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|Abstract:||The leaf pulp of Aloe vera Tourn. ex Linn., designated as the gel, and the bitter, yellow liquid fraction have been tested against pathogens (bacteria and fungi) affecting human and plants. However, their activity for fungal control in commercial industrial crops has not been determined. Thus, researchers at Mexico carried out studies to evaluate the inhibitory effect of Aloe pulp and liquid fraction on the mycelial growth of three phytopathogenic fungi and to determine the extract concentrations that can inhibit mycelial development. A. vera leaves were cut from plants grown under greenhouse conditions at the University Antonio Narro, disinfected with sodium hypochlorite and separated in two groups. In the first group, the pulp was manually scraped out; in the second, a laboratory roll processor was used for the pulp and liquid fraction separation. Both types of extracts were pasteurized. Antifungal activity of pulp and liquid fraction was evaluated on the mycellium development of Rhizoctonia solani, Fusarium oxysporum and Colletotrichum coccodes that were isolated from a potato crop by the hyphae point and monosporic techniques. Fungal plugs 0.4mm in diameter were placed in petri dishes with a potato–dextrose–agar (PDA) culture media and treated with various concentrations of pulp or liquid fraction. The cultures were incubated at 24±2 C and the radial growth of mycelia measured daily for 7 days. The antifungal effect was measured under a totally random design with four replications.|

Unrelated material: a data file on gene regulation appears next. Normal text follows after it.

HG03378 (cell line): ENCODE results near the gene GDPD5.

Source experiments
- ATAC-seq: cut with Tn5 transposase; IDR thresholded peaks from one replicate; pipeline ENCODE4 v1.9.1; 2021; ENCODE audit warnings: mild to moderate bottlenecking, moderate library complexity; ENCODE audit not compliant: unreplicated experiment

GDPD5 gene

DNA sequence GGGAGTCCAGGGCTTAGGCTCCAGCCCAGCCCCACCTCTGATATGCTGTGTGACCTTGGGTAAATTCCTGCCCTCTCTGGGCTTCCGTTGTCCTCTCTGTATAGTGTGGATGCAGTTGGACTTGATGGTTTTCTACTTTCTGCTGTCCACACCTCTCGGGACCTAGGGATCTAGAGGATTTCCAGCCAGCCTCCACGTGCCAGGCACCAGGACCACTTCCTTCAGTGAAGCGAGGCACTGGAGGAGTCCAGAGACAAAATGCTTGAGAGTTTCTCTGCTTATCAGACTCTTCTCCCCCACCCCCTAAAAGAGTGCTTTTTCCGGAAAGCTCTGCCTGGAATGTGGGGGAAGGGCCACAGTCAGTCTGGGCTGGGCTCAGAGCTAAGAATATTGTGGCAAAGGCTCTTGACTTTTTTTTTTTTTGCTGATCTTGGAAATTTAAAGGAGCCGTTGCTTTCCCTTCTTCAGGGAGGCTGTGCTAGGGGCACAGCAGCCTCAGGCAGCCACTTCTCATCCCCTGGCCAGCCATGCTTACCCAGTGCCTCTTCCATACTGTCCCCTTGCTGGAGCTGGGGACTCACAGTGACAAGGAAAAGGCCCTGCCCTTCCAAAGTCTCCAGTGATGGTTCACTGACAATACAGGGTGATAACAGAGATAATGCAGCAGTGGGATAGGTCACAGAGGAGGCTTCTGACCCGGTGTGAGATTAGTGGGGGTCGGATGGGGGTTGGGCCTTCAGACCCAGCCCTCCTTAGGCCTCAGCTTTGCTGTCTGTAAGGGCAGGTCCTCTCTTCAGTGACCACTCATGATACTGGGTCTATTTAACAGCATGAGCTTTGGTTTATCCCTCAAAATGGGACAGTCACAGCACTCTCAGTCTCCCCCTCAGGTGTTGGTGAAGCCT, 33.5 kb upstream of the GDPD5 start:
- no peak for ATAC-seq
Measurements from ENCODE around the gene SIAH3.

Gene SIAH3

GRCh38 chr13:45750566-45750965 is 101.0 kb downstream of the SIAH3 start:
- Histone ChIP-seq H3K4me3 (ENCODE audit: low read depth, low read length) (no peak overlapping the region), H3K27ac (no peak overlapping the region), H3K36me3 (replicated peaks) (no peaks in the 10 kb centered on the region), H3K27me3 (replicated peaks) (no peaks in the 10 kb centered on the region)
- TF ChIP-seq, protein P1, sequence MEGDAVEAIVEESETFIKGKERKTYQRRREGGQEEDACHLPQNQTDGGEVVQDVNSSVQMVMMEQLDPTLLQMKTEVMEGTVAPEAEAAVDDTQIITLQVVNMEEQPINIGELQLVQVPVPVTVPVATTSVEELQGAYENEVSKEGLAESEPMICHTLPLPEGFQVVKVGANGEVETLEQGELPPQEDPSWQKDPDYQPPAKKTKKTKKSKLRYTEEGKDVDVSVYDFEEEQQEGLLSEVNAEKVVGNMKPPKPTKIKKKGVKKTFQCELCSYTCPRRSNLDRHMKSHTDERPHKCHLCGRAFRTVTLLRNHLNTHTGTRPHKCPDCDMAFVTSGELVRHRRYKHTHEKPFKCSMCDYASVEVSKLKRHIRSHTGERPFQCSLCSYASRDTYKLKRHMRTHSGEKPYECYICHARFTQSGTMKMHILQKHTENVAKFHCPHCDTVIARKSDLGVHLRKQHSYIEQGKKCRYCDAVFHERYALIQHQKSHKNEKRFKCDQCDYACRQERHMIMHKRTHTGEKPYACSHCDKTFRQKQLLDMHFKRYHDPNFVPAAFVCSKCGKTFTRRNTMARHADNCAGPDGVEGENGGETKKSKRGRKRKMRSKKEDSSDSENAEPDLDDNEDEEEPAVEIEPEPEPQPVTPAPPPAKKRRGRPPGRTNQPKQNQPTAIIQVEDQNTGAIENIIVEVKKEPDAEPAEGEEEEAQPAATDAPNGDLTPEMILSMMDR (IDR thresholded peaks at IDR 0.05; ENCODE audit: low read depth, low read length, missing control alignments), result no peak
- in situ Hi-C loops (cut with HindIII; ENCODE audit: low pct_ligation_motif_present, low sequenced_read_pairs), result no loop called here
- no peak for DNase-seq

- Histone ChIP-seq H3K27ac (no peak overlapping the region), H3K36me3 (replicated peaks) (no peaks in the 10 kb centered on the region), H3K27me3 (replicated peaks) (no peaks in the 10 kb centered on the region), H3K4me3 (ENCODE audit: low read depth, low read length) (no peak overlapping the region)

|ISSN:||0975-1092 (Online); 0972-592X (Print)|
|Appears in Collections:||NPR Vol.4(4) [July-August 2005]|
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